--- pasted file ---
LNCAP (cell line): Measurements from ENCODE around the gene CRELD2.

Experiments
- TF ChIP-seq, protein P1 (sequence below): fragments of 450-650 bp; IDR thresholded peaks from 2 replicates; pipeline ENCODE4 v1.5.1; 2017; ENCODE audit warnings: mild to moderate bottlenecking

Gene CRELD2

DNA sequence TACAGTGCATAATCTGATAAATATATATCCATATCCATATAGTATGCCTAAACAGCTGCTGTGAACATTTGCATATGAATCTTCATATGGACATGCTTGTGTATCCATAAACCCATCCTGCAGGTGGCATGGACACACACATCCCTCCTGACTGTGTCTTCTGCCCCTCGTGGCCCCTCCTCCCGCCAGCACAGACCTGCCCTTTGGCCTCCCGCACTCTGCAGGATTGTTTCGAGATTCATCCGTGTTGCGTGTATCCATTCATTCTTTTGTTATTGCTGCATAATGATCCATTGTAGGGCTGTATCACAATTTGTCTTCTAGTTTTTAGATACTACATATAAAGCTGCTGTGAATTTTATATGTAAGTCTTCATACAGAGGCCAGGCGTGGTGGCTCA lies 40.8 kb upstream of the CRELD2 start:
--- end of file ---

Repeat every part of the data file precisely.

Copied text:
LNCAP (cell line): Measurements from ENCODE around the gene CRELD2.

Experiments
- TF ChIP-seq, protein P1 (sequence below): fragments of 450-650 bp; IDR thresholded peaks from 2 replicates; pipeline ENCODE4 v1.5.1; 2017; ENCODE audit warnings: mild to moderate bottlenecking

Gene CRELD2

DNA sequence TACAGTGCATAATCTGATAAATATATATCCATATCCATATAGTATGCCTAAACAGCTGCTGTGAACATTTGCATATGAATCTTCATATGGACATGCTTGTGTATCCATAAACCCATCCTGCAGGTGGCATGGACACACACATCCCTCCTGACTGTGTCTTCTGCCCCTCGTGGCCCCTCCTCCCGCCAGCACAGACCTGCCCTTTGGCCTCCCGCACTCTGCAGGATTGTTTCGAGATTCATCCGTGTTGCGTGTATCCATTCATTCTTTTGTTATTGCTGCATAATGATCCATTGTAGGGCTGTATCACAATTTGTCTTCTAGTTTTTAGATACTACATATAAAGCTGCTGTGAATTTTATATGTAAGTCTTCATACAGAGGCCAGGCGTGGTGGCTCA lies 40.8 kb upstream of the CRELD2 start: